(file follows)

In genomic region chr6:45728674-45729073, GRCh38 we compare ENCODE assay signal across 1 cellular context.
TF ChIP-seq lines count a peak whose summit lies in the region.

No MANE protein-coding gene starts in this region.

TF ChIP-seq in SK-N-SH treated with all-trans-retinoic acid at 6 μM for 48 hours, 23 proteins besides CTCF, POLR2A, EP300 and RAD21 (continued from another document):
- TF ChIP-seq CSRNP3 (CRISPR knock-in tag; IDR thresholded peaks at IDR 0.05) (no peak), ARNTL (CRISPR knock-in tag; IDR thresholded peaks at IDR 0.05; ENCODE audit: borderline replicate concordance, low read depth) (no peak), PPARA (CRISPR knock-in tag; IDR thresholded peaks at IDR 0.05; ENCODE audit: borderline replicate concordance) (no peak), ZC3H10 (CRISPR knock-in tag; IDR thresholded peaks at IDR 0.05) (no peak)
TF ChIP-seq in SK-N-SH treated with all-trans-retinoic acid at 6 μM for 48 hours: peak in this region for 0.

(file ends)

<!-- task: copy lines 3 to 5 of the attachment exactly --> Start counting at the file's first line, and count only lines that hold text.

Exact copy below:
No MANE protein-coding gene starts in this region.

TF ChIP-seq in SK-N-SH treated with all-trans-retinoic acid at 6 μM for 48 hours, 23 proteins besides CTCF, POLR2A, EP300 and RAD21 (continued from another document):
- TF ChIP-seq CSRNP3 (CRISPR knock-in tag; IDR thresholded peaks at IDR 0.05) (no peak), ARNTL (CRISPR knock-in tag; IDR thresholded peaks at IDR 0.05; ENCODE audit: borderline replicate concordance, low read depth) (no peak), PPARA (CRISPR knock-in tag; IDR thresholded peaks at IDR 0.05; ENCODE audit: borderline replicate concordance) (no peak), ZC3H10 (CRISPR knock-in tag; IDR thresholded peaks at IDR 0.05) (no peak)